Another exercise Ms. Fontanez encouraged our students to do is, observe the prep and cooking for their favorite meal. What kind of ingredients did we need to make it? Did we use oil? Spices? Salt? Aluminum foil? Those kinds of basic pantry staples are other consistent needs. The food pantry always needs cooking oils, spices and condiments, as well as basic household cooking items like foil or plastic bags. Often people donate the inexpensive box of pasta but don’t bring in pasta sauce or olive oil, for example, Even when it comes to boxed mac and cheese, food pantry clients need perishable dairy items to make it, so consider donating a store gift card so they can get the butter and milk (as well as fresh veggies, fruits, meats and fish that everyone enjoys!).

Kids might enjoy making a list of their favorite snacks — food pantry clients are just the same as every other person, in that they enjoy snacks and treats on occasion, and those who are food insecure may not have the chance to have many treats. Consider making one of your donation choices a winter treat like nice hot cocoa, cookies, tasty crackers, and fancy tea. Getting food from a food pantry can mean eating a lot of generic food that isn’t richly flavored. Encourage your children to choose items to donate that they would themselves like to receive. Ms. Fontanez suggested thinking of the donation as being like buying a snack for a friend to share — you want to get a truly nice, generous snack for your friend, not just try and buy the cheapest thing possible! Involving your RES student in the shopping process is a great way to get started.

For RES community members interested in doing something a little different, Ms. Fontanez suggested making a monetary donation to Redding Shares the Warmth, a program that gives financial assistance to Redding households for electric and oil bills. While there are federal and state programs to help with these bills as well, they have a lengthy and elaborate approval process, and this can bridge that gap. It can also cover those who do not qualify or who have a short-term emergency need. The applicants for this program rose dramatically last year (from an average of 24 households to 37) and that trend may continue this year, so you can help your Redding neighbors stay warm by writing a check, made payable to the Town of Redding, with a note on the memo line saying, “RSW.” It can be dropped off at the Community Center with Ms. Fontanez, or mailed to PO Box 118, Redding, CT 06875.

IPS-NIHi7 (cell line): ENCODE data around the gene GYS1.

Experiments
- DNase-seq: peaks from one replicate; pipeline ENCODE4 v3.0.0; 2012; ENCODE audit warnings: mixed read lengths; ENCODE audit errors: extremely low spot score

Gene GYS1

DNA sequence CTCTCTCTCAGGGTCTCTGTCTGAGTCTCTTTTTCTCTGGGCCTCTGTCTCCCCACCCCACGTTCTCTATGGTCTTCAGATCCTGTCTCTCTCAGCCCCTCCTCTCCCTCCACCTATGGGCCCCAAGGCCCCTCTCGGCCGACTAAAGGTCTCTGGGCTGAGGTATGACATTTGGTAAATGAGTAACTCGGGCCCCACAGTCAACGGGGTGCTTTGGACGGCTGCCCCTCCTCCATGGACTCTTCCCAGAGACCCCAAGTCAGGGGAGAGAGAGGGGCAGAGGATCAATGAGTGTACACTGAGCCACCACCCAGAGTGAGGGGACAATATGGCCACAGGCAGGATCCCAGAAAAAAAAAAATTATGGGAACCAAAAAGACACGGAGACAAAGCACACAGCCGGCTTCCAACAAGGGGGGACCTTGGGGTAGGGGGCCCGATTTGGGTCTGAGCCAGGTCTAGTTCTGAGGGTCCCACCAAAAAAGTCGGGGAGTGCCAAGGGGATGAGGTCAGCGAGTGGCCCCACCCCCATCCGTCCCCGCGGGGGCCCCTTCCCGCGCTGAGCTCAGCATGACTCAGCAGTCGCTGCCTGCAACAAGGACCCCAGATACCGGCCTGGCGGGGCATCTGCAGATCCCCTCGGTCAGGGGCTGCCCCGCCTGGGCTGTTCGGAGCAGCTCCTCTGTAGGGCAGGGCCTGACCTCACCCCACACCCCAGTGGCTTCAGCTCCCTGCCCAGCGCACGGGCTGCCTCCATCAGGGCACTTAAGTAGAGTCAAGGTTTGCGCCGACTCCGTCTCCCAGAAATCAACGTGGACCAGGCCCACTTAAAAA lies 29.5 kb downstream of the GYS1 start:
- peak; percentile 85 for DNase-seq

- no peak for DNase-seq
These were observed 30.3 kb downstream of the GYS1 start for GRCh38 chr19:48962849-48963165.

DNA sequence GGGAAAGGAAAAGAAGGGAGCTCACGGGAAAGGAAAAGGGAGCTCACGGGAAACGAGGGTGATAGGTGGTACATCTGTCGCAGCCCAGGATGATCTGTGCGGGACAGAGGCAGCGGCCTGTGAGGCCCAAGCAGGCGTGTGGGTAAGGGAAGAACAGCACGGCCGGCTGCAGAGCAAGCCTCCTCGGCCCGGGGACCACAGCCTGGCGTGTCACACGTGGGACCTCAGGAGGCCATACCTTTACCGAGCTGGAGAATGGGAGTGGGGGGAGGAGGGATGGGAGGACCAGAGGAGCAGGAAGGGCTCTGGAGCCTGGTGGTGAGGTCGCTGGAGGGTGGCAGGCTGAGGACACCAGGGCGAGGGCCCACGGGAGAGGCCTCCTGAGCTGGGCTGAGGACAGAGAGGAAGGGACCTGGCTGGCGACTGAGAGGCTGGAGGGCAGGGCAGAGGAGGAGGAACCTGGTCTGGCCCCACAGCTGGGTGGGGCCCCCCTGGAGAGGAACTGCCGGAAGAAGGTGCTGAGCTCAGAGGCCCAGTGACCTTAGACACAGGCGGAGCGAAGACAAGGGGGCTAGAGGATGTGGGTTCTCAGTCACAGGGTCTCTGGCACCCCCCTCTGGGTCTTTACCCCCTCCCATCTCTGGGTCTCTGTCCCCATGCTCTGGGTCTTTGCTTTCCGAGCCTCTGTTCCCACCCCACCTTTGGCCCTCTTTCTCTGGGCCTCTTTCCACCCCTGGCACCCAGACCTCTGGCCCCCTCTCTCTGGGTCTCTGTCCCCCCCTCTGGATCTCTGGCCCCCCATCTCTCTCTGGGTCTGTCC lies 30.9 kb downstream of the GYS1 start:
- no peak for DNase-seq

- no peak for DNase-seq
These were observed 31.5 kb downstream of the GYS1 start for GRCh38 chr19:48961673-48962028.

Is your kid excited to share his gratitude and help people locally? What about helping your child organize a NEIGHBORHOOD FOOD DRIVE? While Redding has notoriously unwalkable neighborhoods (as we all remember at Halloween time!), why not ask a few neighbors near you to do a mini-food drive for the Redding Food Pantry? Your RES student could explain the problem of hunger to your neighbors on a personal level and ask for donations. After collecting items, your child then could organize the donations that are received. It’s important to check expiration dates — Ms. Fontanez mentioned that they often get donations that have expired items that can’t be consumed, and your child could be a real help by weeding these items out for disposal and recycling. The final step would be organizing the items by food type, turning cash donations into grocery store gift cards and bringing it all in to the Community Center during business hours Monday through Thursday, or before noon on Fridays.

So if you’re thankful for all you have this year, help your child see that in action with our Redding Food Pantry.

Here’s a great article from a food bank director talking about how kids can help, if you’d like to read more!

Attitude of Gratitude: Raising Thankful Kids.